The Fourth Option: Leaving the United Methodist Church

It seems like the annual conference of the United Methodist Church in St. Louis, Missouri just ended and yet the time is drawing near for petitions to be submitted to be considered at the next General Conference in May 2020. To date, the options generally fall into three categories: (1) Maintain the status quo, (2) Split the denomination into different expressions of Methodism, or (3) Dissolve the denomination. All three leave local churches with the option of maintaining a connection with other churches in some fashion. You can learn about the options, here.

While the options are being discussed, many within the denomination are imploring local Methodist churches to wait “one more conference,” before making the decision to leave the denomination. However, while most agree that the denomination is utterly broken and has been for many, many years, there is little doubt that nothing will it change at the next general conference in May 2020. Conservatives will maintain the current theological stance, liberals will not leave, the leaders will do what they need to do to preserve the institution and as a result, nothing will likely change. As a result, Churches will continue to close, members will continue to leave and the institution will do what dying institutions do – merge with another dying denomination in the hopes of reliving the “glory days.” Ultimately, the merger will fail, causing the acceleration of the demise of the denomination. We have seen this repeat itself throughout history.

There is a fourth option. The local Church can simply leave the Methodist denomination and start anew as an independent church. Many are doing just that. We have published a white paper on how to leave the denomination that you can find here.

If you are thinking of leaving the denomination, I offer this advice. Know that you are on the verge of making a great decision. And before you make that decision, commit to following through. Tolerate no halfway measures as the temptation will be start out to taking half-measures and end up feeling a little more relieved but ultimately feeling empty and angry.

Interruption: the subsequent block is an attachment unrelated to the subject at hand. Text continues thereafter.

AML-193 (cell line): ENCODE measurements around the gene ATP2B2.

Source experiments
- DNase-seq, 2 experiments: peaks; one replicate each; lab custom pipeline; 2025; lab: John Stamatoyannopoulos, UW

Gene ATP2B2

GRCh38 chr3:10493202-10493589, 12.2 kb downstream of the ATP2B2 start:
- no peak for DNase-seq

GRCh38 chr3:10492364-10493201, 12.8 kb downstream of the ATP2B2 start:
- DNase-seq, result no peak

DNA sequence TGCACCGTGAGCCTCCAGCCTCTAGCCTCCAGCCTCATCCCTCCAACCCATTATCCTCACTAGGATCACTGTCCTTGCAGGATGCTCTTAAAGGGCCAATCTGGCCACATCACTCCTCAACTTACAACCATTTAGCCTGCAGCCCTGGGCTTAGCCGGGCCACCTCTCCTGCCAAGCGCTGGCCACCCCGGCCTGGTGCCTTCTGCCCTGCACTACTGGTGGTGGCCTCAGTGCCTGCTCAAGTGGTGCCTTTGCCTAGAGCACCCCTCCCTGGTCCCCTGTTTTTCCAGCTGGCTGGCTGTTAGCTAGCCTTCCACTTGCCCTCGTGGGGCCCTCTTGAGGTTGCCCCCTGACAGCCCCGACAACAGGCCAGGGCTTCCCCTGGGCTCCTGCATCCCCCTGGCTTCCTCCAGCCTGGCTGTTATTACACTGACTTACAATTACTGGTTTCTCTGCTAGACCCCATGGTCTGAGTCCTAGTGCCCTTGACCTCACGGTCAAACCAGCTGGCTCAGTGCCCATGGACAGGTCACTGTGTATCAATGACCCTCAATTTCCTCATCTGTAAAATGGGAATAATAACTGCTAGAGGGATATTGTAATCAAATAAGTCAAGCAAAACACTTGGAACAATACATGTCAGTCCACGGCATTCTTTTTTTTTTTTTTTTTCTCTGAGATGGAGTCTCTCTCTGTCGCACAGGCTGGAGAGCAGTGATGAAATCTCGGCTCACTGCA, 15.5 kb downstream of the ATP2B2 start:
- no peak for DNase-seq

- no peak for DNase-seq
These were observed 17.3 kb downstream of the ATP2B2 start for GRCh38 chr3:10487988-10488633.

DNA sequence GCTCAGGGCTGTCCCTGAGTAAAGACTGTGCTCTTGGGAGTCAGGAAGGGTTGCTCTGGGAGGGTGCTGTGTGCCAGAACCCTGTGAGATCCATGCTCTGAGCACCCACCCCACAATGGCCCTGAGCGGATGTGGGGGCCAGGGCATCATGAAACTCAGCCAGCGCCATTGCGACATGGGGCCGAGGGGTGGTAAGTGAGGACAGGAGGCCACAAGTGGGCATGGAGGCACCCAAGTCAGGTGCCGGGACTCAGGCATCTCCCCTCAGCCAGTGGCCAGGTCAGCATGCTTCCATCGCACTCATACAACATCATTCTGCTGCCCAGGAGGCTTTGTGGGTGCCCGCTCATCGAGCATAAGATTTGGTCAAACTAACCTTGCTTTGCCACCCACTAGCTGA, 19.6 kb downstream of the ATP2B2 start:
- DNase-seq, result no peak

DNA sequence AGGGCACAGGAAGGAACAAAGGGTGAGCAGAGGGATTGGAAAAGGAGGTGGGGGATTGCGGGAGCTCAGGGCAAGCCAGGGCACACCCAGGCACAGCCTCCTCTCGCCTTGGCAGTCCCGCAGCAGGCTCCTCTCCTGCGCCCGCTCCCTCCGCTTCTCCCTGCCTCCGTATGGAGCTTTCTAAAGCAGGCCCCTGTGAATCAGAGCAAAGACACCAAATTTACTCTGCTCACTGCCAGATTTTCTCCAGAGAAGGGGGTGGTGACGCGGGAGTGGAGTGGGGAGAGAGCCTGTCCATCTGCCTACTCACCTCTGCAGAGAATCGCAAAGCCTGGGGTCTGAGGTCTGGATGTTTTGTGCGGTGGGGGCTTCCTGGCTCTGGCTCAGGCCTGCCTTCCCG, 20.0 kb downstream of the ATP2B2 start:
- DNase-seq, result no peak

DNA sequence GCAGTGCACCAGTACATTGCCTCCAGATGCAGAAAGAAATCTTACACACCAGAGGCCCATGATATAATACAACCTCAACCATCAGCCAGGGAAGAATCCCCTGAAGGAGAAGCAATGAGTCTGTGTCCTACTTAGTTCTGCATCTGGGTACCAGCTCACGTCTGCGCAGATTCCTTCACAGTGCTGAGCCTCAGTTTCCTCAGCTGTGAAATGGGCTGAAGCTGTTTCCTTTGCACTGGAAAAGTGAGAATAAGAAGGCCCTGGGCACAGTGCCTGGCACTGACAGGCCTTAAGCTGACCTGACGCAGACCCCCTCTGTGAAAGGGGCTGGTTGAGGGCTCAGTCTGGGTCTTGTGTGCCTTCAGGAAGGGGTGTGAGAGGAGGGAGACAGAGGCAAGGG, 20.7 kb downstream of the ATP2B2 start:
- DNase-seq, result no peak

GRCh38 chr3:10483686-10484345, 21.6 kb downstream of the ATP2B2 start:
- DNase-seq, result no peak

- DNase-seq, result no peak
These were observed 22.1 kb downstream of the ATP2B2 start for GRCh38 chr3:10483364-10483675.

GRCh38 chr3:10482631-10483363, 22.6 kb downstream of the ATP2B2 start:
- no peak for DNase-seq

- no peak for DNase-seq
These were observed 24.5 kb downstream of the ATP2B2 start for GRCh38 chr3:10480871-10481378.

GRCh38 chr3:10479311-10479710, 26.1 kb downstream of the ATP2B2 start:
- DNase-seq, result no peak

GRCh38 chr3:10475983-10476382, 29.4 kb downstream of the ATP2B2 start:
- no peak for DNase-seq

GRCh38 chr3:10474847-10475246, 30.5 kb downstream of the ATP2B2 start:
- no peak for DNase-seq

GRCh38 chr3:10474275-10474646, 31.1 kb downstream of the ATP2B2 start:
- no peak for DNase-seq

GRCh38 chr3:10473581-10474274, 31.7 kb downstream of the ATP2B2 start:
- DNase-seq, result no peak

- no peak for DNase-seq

Many start out with a high aspiration of a healthy relationship within a denomination and then stop at some dead branch of religion and fasten themselves on it. They fasten themselves upon what no longer helpful. Or they fasten themselves upon an institution – a good thing, but not good enough to fasten one’s life upon. It will let one down in a crisis. Others fasten themselves upon a favorite minister and put their faith in him or her. Yet no man is good enough to be the center of one’s faith; he will let one down.

Therefore, when you make the decision that it is time to leave, don’t stop short. Leave and don’t look back. Be thankful for the opportunities that you had and be excited for those to come when you help start a new beginning free of being handcuffed to a dead religion.

If you have made the choice to leave the United Methodist denomination and wish to have your local Church leave with you, contact Dan Dalton at Dalton & Tomich PLC to help guide you to a new beginning.